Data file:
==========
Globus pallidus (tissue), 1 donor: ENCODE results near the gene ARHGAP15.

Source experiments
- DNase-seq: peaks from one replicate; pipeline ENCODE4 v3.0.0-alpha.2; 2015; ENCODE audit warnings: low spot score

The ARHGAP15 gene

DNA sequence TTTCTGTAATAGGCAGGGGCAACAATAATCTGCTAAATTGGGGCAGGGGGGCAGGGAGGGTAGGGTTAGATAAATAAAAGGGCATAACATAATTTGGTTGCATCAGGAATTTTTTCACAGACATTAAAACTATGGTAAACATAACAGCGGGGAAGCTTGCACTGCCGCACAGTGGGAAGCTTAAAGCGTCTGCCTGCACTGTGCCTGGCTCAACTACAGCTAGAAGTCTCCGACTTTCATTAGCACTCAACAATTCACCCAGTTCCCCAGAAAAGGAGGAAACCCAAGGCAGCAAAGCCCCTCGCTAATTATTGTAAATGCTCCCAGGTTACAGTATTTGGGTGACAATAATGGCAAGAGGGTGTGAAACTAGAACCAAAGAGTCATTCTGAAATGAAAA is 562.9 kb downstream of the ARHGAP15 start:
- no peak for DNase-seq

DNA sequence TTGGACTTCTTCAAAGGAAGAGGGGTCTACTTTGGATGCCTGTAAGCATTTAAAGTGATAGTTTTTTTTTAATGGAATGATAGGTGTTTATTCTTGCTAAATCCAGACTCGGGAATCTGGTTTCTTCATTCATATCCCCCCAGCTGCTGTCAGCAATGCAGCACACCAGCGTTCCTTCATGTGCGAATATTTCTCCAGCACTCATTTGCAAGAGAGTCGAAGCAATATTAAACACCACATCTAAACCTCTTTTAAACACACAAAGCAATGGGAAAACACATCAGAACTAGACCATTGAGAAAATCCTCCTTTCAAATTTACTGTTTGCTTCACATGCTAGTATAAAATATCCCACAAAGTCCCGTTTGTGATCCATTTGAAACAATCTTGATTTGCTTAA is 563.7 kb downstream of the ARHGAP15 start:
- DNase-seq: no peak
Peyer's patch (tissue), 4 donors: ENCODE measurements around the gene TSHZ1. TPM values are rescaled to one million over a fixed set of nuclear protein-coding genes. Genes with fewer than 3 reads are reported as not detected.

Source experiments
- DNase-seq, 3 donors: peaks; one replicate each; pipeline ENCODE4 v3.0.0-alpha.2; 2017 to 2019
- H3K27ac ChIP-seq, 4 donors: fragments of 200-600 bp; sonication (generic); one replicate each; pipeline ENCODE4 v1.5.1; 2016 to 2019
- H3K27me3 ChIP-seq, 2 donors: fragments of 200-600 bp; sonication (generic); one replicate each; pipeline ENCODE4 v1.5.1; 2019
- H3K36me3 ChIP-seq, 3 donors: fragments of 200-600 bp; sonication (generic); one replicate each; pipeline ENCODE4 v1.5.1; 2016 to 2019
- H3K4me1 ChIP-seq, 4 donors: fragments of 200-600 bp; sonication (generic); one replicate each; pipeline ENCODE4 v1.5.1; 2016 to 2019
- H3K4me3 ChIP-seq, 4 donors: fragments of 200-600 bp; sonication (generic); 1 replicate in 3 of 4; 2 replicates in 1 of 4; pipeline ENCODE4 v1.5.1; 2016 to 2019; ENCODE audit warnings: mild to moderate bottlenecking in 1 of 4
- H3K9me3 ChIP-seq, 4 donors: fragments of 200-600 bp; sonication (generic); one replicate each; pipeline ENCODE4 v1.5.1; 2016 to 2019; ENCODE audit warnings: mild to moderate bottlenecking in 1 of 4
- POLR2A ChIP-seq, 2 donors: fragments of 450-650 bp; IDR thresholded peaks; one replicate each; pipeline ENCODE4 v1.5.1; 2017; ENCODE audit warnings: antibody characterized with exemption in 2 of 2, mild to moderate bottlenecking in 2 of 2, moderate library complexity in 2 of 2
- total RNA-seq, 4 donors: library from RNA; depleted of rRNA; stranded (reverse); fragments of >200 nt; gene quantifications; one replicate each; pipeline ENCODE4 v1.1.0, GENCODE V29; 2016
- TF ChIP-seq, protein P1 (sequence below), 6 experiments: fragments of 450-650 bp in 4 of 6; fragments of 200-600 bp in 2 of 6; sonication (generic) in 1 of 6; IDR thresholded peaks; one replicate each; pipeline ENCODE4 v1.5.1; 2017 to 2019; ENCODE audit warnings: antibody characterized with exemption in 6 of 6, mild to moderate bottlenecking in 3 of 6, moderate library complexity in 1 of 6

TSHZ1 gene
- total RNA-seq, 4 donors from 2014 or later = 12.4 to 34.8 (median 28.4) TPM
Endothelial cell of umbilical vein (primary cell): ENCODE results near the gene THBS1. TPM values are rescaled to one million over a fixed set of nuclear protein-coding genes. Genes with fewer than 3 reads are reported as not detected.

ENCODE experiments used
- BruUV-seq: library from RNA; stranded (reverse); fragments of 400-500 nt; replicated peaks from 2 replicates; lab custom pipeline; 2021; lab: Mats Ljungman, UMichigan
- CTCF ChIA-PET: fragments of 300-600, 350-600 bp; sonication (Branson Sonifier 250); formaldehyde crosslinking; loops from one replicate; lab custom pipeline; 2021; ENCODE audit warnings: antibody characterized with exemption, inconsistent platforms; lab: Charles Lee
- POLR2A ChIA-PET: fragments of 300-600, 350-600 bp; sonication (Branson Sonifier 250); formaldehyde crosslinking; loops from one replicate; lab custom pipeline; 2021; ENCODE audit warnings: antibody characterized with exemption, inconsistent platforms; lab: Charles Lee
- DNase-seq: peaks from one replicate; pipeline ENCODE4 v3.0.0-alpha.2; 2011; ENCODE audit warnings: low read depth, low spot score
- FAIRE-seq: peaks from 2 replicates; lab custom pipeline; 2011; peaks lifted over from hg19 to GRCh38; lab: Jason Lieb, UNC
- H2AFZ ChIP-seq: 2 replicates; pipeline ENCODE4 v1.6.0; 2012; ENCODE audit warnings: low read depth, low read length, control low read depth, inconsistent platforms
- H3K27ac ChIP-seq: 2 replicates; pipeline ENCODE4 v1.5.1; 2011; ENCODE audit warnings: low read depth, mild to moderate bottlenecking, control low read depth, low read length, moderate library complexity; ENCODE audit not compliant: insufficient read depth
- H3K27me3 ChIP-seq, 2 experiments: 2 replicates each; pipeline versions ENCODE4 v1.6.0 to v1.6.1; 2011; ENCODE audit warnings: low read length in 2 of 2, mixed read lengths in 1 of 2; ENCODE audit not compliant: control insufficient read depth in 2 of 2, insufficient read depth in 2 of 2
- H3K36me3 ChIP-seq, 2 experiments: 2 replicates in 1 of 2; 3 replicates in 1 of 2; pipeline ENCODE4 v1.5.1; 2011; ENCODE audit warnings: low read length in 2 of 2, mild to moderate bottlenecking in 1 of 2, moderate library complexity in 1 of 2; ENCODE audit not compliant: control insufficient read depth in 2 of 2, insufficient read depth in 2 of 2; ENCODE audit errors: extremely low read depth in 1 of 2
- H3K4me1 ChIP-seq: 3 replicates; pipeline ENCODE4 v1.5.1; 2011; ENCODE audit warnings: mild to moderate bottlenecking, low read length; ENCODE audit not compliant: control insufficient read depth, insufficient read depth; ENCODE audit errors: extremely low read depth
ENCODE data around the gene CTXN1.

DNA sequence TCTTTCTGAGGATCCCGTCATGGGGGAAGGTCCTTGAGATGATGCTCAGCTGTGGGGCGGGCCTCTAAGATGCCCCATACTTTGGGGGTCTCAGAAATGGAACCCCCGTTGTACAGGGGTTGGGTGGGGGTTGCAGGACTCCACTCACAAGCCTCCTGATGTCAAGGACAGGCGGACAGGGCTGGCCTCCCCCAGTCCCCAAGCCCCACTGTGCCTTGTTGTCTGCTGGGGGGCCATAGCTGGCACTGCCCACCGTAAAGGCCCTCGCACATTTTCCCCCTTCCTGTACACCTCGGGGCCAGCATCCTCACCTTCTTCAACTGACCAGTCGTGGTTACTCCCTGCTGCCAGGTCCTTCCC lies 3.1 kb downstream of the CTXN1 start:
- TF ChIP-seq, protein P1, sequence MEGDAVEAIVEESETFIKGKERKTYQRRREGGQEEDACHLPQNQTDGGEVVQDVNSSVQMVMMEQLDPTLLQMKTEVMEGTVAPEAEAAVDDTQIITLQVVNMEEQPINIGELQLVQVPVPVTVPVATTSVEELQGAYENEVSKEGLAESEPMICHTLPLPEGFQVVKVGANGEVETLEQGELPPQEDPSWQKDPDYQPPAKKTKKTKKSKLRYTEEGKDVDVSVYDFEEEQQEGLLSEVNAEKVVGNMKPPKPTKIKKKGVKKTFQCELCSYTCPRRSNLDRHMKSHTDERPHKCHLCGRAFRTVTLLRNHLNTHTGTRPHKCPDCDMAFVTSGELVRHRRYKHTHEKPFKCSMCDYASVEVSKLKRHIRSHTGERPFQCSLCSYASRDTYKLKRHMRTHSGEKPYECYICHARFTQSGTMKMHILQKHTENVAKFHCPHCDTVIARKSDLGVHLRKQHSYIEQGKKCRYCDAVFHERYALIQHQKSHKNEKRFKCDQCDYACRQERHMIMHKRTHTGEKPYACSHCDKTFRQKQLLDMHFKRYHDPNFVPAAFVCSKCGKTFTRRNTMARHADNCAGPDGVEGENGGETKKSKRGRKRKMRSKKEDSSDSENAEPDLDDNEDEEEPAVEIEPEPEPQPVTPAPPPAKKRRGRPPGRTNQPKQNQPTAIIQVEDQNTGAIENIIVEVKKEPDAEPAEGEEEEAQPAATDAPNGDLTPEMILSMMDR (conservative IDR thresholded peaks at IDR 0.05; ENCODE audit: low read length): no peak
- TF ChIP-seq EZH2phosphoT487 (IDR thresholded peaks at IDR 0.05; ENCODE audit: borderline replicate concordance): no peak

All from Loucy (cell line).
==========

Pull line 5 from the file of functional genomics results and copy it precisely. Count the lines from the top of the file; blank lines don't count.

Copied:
DNA sequence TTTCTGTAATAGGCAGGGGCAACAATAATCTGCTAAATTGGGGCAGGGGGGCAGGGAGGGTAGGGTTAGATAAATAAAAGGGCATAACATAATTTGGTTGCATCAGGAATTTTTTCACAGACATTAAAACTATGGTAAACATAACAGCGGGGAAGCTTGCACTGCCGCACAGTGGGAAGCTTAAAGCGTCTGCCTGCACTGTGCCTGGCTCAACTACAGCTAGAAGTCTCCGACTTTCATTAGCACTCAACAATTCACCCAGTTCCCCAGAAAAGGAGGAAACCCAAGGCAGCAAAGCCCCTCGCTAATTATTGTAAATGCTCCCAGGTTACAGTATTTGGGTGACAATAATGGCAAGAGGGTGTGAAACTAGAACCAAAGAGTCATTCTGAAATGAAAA is 562.9 kb downstream of the ARHGAP15 start: